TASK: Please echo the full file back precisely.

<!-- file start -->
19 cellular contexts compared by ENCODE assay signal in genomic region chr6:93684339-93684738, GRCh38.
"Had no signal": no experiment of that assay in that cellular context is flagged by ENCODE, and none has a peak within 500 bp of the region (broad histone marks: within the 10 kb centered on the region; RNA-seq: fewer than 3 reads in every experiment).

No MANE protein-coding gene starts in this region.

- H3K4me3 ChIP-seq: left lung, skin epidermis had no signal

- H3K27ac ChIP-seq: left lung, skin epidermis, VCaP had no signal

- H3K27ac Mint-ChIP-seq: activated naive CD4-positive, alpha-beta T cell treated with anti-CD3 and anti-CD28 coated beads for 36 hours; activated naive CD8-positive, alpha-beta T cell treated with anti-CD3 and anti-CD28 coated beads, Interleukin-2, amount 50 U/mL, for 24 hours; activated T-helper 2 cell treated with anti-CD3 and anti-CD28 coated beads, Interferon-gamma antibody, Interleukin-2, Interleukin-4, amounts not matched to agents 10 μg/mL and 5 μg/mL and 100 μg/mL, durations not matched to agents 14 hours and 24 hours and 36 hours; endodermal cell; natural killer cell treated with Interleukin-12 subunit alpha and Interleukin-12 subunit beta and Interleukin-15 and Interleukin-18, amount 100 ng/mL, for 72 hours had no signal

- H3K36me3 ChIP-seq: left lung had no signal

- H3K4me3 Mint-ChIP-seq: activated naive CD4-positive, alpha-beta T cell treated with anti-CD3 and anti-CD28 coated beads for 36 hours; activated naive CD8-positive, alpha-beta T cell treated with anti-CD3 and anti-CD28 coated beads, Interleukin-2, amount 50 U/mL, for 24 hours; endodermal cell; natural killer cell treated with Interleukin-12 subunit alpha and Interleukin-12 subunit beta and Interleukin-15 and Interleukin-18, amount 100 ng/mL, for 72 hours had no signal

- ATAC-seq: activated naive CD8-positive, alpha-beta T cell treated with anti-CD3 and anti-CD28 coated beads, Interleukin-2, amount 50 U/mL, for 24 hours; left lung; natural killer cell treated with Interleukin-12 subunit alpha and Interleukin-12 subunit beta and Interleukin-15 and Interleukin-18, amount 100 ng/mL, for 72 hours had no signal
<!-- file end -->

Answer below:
19 cellular contexts compared by ENCODE assay signal in genomic region chr6:93684339-93684738, GRCh38.
"Had no signal": no experiment of that assay in that cellular context is flagged by ENCODE, and none has a peak within 500 bp of the region (broad histone marks: within the 10 kb centered on the region; RNA-seq: fewer than 3 reads in every experiment).

No MANE protein-coding gene starts in this region.

- H3K4me3 ChIP-seq: left lung, skin epidermis had no signal

- H3K27ac ChIP-seq: left lung, skin epidermis, VCaP had no signal

- H3K27ac Mint-ChIP-seq: activated naive CD4-positive, alpha-beta T cell treated with anti-CD3 and anti-CD28 coated beads for 36 hours; activated naive CD8-positive, alpha-beta T cell treated with anti-CD3 and anti-CD28 coated beads, Interleukin-2, amount 50 U/mL, for 24 hours; activated T-helper 2 cell treated with anti-CD3 and anti-CD28 coated beads, Interferon-gamma antibody, Interleukin-2, Interleukin-4, amounts not matched to agents 10 μg/mL and 5 μg/mL and 100 μg/mL, durations not matched to agents 14 hours and 24 hours and 36 hours; endodermal cell; natural killer cell treated with Interleukin-12 subunit alpha and Interleukin-12 subunit beta and Interleukin-15 and Interleukin-18, amount 100 ng/mL, for 72 hours had no signal

- H3K36me3 ChIP-seq: left lung had no signal

- H3K4me3 Mint-ChIP-seq: activated naive CD4-positive, alpha-beta T cell treated with anti-CD3 and anti-CD28 coated beads for 36 hours; activated naive CD8-positive, alpha-beta T cell treated with anti-CD3 and anti-CD28 coated beads, Interleukin-2, amount 50 U/mL, for 24 hours; endodermal cell; natural killer cell treated with Interleukin-12 subunit alpha and Interleukin-12 subunit beta and Interleukin-15 and Interleukin-18, amount 100 ng/mL, for 72 hours had no signal

- ATAC-seq: activated naive CD8-positive, alpha-beta T cell treated with anti-CD3 and anti-CD28 coated beads, Interleukin-2, amount 50 U/mL, for 24 hours; left lung; natural killer cell treated with Interleukin-12 subunit alpha and Interleukin-12 subunit beta and Interleukin-15 and Interleukin-18, amount 100 ng/mL, for 72 hours had no signal